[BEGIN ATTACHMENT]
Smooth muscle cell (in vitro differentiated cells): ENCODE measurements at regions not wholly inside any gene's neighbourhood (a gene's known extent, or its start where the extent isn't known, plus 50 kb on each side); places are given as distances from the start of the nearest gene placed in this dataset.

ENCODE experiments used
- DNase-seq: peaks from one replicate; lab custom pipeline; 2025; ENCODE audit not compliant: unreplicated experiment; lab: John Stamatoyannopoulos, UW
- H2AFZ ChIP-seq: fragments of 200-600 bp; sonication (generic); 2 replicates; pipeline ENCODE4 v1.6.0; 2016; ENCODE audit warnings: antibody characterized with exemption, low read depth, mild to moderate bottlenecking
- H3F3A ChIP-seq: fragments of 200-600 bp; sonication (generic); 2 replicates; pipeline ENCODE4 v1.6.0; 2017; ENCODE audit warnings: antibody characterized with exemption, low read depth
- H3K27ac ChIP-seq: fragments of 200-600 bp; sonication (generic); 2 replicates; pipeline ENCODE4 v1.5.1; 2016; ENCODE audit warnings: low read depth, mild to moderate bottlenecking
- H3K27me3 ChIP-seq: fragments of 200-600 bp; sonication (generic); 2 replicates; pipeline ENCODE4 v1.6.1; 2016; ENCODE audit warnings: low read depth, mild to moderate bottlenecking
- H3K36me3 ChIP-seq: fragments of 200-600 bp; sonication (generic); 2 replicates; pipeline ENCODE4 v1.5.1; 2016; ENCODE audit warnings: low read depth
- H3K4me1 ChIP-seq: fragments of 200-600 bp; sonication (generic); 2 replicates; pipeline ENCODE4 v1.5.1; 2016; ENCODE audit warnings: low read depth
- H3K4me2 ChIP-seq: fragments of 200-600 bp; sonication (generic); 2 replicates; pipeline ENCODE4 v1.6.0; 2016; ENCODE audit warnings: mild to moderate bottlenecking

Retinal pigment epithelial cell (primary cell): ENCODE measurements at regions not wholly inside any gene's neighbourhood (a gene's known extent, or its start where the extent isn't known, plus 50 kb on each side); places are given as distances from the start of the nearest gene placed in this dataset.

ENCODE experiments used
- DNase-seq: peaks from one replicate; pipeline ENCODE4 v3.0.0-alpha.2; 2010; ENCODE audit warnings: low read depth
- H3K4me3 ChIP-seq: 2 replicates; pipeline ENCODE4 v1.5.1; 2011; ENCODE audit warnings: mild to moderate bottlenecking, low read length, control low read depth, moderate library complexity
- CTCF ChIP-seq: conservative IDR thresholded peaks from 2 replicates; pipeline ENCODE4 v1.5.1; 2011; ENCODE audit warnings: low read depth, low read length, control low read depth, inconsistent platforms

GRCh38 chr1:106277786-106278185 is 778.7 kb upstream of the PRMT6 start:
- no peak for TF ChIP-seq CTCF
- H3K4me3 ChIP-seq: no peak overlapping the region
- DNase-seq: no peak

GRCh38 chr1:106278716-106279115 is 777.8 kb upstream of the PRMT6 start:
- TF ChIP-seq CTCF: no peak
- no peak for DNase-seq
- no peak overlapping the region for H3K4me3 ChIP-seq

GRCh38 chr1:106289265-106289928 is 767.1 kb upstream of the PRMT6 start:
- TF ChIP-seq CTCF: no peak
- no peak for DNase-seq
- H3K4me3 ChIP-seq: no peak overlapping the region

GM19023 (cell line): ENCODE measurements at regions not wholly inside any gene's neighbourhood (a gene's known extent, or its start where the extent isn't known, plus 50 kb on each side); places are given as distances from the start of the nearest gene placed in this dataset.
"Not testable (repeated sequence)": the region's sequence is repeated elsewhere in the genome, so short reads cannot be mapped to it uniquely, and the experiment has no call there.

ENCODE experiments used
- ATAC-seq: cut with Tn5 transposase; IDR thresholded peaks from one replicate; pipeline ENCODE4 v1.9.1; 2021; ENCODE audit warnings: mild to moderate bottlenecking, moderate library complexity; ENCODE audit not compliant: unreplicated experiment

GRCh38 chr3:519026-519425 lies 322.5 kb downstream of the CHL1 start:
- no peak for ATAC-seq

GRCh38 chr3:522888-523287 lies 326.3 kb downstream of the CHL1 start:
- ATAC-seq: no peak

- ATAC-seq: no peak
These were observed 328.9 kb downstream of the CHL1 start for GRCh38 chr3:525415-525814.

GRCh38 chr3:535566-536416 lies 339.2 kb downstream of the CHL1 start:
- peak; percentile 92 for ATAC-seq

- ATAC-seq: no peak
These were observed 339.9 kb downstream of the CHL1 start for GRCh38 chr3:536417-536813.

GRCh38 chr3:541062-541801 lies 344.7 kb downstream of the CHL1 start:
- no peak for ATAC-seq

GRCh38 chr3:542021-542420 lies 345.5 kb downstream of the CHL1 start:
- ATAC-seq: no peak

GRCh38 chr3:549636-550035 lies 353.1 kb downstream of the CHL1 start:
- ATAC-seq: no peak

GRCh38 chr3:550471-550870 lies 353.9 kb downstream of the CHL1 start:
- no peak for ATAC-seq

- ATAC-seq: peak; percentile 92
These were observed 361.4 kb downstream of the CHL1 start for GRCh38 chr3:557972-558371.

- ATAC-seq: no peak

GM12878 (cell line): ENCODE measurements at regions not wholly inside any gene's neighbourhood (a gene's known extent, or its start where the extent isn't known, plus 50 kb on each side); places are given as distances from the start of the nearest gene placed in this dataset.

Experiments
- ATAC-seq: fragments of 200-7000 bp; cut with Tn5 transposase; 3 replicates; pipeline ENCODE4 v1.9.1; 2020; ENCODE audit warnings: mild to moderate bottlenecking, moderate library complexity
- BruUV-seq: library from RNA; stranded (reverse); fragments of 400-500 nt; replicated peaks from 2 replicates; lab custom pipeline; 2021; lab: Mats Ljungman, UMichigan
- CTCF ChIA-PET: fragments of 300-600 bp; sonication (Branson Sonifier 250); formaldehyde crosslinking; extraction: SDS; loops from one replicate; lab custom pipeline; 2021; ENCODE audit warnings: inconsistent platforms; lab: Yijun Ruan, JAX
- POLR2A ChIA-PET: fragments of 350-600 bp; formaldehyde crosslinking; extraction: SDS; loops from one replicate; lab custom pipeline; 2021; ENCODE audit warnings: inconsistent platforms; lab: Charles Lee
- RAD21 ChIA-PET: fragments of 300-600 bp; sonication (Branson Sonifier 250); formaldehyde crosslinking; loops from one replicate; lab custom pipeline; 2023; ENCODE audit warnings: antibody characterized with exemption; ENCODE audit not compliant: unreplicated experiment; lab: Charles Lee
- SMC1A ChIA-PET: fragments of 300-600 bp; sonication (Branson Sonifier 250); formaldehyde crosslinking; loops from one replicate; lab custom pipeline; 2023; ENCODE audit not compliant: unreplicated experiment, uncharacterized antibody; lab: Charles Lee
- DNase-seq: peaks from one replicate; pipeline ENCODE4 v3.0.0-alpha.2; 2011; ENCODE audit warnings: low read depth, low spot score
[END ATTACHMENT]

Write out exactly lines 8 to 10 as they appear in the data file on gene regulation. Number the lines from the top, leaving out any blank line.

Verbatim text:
- H3K36me3 ChIP-seq: fragments of 200-600 bp; sonication (generic); 2 replicates; pipeline ENCODE4 v1.5.1; 2016; ENCODE audit warnings: low read depth
- H3K4me1 ChIP-seq: fragments of 200-600 bp; sonication (generic); 2 replicates; pipeline ENCODE4 v1.5.1; 2016; ENCODE audit warnings: low read depth
- H3K4me2 ChIP-seq: fragments of 200-600 bp; sonication (generic); 2 replicates; pipeline ENCODE4 v1.6.0; 2016; ENCODE audit warnings: mild to moderate bottlenecking